Biological diversification often includes burst of lineage splitting. Such “radiation” has been known to act as evolutionary arenas with the potential to generate unique phylogenetic clusters and further novel groups. Although these radiations when accompanied by ecological diversification, so-called “adaptive radiation” have persisted as a central premise in evolutionary biology, the ecological and genetic mechanism of such rapid diversification has remained unclear. There are several critical definitions for the pattern of adaptive radiation, and those provide delimitation of adaptive and non-adaptive radiation. That being said, only a few studies have provided any clear demarcations in our understanding of the adaptive and non-adaptive causes of radiation from the mechanism of speciation. Here, we review the current consensus for the causes of adaptive radiation, especially along with the recent theoretical synthesis of “ecological speciation.” Further, we suggest the signature of adaptive and non-adaptive radiation in the earliest stages of diversification from the viewpoint of speciation. These criteria from the speciation view are useful to find the cases with the signatures of adaptive/non-adaptive radiation.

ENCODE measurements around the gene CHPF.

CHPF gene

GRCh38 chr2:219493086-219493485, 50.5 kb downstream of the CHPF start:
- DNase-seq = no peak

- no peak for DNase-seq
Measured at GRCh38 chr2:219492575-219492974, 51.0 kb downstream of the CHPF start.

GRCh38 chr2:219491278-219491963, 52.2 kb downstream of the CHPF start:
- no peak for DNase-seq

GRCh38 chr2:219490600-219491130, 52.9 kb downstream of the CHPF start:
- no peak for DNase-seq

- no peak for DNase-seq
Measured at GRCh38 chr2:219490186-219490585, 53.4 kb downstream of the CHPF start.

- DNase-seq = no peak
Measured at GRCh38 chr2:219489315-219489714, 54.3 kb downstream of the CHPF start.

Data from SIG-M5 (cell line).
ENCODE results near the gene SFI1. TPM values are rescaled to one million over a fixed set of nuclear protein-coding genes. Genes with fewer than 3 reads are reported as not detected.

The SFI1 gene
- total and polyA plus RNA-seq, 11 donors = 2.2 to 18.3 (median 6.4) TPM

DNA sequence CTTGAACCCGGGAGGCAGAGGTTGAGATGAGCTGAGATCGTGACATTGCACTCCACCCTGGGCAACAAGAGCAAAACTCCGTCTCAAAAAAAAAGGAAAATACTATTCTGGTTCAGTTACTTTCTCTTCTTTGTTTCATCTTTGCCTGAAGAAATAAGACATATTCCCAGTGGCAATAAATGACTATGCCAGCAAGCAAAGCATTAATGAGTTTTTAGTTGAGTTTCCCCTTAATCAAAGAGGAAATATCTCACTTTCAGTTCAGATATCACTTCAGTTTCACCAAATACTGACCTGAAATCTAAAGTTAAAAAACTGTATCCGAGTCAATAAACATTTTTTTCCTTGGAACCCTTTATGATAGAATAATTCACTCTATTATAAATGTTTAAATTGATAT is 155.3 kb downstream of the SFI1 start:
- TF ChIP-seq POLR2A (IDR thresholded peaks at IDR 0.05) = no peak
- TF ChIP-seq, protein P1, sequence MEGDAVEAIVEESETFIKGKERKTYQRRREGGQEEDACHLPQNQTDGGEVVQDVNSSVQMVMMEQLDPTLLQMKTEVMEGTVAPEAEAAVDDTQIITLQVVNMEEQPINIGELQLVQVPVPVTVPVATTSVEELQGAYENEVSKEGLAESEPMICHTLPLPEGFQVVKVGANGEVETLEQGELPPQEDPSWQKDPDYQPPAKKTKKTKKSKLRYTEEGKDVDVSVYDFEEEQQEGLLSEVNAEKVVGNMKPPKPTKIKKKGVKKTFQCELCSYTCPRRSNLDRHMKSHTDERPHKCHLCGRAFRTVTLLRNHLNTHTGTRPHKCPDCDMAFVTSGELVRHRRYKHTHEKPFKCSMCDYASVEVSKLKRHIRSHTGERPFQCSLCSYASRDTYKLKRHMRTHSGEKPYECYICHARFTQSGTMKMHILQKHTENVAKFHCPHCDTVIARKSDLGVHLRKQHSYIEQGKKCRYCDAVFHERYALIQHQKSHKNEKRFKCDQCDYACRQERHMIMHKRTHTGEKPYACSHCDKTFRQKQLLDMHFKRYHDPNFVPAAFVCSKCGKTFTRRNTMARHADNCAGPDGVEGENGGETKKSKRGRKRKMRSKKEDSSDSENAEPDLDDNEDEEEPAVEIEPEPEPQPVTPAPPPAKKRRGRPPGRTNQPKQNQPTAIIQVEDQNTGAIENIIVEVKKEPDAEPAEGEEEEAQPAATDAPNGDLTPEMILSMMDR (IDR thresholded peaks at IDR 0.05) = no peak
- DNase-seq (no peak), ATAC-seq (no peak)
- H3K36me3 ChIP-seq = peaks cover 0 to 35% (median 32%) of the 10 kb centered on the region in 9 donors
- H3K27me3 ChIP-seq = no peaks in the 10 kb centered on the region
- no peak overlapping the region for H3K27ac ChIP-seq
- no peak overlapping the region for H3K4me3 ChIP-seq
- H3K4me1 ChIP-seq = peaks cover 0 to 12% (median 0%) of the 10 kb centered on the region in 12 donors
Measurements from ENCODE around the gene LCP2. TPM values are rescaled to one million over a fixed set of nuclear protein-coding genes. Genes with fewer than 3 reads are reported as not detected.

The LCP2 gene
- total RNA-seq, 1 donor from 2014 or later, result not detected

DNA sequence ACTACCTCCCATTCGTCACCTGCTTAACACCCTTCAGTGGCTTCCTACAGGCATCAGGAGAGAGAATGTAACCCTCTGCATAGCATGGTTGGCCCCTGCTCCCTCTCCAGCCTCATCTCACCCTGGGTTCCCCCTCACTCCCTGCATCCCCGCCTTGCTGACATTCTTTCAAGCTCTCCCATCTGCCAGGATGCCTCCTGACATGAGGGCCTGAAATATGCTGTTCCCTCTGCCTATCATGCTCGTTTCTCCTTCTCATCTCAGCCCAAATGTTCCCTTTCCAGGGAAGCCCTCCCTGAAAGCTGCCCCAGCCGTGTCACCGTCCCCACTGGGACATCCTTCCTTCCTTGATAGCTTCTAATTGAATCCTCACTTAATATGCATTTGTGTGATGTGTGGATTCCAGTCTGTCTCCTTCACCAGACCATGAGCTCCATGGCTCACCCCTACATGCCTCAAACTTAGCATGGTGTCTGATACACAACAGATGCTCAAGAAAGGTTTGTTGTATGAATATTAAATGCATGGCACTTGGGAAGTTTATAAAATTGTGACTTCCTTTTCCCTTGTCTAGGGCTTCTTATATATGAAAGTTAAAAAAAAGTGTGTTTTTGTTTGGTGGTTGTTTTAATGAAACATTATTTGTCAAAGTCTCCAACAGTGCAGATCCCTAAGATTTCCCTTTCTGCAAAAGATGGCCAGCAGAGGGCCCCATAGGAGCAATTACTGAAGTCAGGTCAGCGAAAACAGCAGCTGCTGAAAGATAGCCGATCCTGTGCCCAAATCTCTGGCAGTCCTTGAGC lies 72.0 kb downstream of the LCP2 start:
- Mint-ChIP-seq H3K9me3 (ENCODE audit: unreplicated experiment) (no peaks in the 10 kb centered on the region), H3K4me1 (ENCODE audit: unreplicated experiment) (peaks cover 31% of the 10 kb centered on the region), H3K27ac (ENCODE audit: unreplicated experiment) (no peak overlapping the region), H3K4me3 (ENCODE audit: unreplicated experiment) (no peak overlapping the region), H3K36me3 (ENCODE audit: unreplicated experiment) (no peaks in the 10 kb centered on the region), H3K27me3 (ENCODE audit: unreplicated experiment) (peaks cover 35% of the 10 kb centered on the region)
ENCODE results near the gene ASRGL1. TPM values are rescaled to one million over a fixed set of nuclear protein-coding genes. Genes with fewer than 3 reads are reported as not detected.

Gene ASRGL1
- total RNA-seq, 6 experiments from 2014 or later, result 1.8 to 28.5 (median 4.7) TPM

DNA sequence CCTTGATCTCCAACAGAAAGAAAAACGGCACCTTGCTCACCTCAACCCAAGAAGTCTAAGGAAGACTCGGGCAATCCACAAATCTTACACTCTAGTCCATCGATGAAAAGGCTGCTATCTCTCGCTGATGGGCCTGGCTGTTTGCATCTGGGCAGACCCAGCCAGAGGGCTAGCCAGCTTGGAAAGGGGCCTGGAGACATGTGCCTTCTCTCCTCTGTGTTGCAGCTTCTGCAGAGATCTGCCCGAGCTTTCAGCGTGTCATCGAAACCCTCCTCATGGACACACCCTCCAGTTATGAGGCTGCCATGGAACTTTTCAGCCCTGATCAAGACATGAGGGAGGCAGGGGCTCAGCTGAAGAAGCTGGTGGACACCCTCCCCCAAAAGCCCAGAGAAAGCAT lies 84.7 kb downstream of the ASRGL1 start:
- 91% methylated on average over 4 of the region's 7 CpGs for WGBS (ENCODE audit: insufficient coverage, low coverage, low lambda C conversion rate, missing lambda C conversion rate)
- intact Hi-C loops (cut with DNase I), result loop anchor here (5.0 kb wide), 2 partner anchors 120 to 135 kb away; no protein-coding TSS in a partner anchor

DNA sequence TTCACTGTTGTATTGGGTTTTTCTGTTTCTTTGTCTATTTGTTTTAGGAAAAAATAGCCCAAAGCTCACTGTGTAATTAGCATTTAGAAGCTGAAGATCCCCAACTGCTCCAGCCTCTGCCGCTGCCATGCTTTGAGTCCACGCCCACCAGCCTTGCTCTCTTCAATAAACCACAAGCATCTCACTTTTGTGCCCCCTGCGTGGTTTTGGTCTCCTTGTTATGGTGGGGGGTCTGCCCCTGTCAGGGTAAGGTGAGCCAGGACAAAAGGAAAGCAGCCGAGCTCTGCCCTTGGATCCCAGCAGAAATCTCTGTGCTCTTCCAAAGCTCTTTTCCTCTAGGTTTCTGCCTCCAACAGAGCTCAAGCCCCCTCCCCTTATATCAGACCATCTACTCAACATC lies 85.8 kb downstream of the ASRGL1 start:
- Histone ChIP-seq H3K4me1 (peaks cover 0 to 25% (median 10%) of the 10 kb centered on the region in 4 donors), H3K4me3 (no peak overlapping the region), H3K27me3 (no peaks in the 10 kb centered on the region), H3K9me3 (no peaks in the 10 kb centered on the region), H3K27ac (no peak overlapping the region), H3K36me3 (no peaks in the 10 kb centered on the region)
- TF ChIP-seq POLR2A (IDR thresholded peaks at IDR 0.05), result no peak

All Science Journal Classification (ASJC) codes
- Ecology, Evolution, Behavior and Systematics